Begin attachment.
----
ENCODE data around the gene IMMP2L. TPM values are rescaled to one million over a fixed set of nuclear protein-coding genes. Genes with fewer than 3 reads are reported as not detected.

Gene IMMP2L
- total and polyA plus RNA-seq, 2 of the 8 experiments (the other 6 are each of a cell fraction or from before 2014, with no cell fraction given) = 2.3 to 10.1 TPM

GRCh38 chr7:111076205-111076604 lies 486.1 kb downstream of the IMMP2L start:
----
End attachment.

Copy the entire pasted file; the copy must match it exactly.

ENCODE data around the gene IMMP2L. TPM values are rescaled to one million over a fixed set of nuclear protein-coding genes. Genes with fewer than 3 reads are reported as not detected.

Gene IMMP2L
- total and polyA plus RNA-seq, 2 of the 8 experiments (the other 6 are each of a cell fraction or from before 2014, with no cell fraction given) = 2.3 to 10.1 TPM

GRCh38 chr7:111076205-111076604 lies 486.1 kb downstream of the IMMP2L start: